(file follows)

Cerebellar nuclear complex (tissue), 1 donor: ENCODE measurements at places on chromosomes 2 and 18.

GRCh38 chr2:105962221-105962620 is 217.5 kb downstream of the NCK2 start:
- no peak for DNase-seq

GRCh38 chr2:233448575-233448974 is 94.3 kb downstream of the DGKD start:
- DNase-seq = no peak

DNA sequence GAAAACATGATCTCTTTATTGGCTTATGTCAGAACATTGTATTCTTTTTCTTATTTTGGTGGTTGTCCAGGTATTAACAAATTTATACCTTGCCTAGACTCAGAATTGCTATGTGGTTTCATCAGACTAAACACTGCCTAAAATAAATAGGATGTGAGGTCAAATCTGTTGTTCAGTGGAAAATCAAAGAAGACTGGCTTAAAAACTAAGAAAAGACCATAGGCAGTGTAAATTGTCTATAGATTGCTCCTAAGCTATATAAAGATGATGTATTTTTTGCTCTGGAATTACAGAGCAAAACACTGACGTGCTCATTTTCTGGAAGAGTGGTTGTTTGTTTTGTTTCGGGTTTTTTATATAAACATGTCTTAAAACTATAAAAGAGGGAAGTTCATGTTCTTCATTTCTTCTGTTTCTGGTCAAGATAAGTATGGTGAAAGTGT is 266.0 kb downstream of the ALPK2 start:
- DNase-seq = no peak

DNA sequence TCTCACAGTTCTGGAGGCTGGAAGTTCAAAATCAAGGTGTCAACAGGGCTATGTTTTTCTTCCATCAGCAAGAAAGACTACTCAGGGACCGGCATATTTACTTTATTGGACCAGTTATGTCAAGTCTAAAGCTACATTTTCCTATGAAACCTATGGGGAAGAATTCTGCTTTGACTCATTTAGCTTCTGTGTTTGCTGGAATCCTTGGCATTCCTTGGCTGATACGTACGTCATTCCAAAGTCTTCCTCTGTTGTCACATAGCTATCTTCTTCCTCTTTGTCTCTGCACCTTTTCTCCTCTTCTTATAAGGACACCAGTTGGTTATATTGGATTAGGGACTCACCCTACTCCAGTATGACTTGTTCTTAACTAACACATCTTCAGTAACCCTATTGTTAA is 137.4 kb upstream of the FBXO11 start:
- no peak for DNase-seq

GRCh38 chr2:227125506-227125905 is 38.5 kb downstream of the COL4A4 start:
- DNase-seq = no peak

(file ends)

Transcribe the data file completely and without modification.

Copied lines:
Cerebellar nuclear complex (tissue), 1 donor: ENCODE measurements at places on chromosomes 2 and 18.

GRCh38 chr2:105962221-105962620 is 217.5 kb downstream of the NCK2 start:
- no peak for DNase-seq

GRCh38 chr2:233448575-233448974 is 94.3 kb downstream of the DGKD start:
- DNase-seq = no peak

DNA sequence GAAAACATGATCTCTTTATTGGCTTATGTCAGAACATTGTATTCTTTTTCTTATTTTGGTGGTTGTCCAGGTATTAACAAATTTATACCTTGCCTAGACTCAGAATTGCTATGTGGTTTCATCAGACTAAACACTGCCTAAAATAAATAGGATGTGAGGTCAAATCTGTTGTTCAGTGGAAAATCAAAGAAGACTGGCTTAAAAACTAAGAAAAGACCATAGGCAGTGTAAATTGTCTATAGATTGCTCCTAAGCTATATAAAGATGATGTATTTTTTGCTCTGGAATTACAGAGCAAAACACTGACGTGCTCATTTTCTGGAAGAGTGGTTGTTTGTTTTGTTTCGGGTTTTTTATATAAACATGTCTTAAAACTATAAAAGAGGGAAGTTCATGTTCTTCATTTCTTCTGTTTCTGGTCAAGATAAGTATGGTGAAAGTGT is 266.0 kb downstream of the ALPK2 start:
- DNase-seq = no peak

DNA sequence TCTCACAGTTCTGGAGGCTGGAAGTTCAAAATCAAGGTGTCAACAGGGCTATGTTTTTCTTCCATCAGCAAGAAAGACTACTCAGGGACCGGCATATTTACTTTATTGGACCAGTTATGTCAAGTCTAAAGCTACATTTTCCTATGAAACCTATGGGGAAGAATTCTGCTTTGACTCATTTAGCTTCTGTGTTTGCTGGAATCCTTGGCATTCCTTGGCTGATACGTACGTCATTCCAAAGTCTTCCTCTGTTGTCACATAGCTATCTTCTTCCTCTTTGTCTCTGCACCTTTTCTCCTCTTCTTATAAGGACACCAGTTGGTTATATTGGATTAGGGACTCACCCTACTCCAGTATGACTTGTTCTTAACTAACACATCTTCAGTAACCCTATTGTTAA is 137.4 kb upstream of the FBXO11 start:
- no peak for DNase-seq

GRCh38 chr2:227125506-227125905 is 38.5 kb downstream of the COL4A4 start:
- DNase-seq = no peak